When the pandemic struck, many feared South Sudan could be one of the hardest hit countries in Africa – years of conflict had hollowed out its healthcare system and the threat of famine was on the horizon. Heeding the warnings, the European Union, the United States and the World Bank chipped in more than $100m for the COVID-19 response, while the International Monetary Fund has given some $200m in loans. A black market appeared for COVID-19 tests that were supposed to be free. An inflated contract was awarded to a company to renovate a hospital that still sits empty. And the government authorised one small outfit to produce hand sanitiser – while banning imports of the product as people scrambled to find supplies. The New Humanitarian found these and other examples after interviewing nearly 30 government officials, business owners and aid workers, as well as reviewing documents, emails and text messages as part of an eight-month investigation with Al Jazeera.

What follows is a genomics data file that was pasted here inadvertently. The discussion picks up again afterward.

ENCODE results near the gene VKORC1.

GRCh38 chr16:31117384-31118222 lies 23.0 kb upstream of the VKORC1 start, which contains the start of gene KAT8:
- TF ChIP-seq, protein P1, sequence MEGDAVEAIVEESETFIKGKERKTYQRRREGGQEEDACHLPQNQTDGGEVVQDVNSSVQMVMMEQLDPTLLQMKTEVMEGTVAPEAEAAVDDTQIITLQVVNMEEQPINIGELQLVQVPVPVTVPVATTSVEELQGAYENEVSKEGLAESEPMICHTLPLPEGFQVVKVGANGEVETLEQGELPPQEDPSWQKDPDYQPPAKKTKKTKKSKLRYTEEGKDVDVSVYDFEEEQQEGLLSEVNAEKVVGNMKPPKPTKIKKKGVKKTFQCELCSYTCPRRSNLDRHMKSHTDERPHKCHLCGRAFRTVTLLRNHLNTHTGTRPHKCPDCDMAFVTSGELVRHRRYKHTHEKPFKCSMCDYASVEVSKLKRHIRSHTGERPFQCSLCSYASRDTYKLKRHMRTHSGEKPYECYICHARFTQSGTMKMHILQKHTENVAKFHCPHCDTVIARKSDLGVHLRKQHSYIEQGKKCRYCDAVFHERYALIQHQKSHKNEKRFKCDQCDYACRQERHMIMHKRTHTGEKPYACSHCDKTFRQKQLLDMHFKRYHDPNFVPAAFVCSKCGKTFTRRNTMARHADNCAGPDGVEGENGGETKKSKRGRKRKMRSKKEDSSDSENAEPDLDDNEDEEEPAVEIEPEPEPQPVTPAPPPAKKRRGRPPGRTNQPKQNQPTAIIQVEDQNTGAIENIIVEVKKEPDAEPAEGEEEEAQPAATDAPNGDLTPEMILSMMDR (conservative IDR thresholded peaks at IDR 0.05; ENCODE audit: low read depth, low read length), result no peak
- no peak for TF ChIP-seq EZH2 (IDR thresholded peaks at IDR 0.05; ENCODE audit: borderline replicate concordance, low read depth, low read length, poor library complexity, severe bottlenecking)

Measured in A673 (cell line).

SOURCE: AL JAZEERA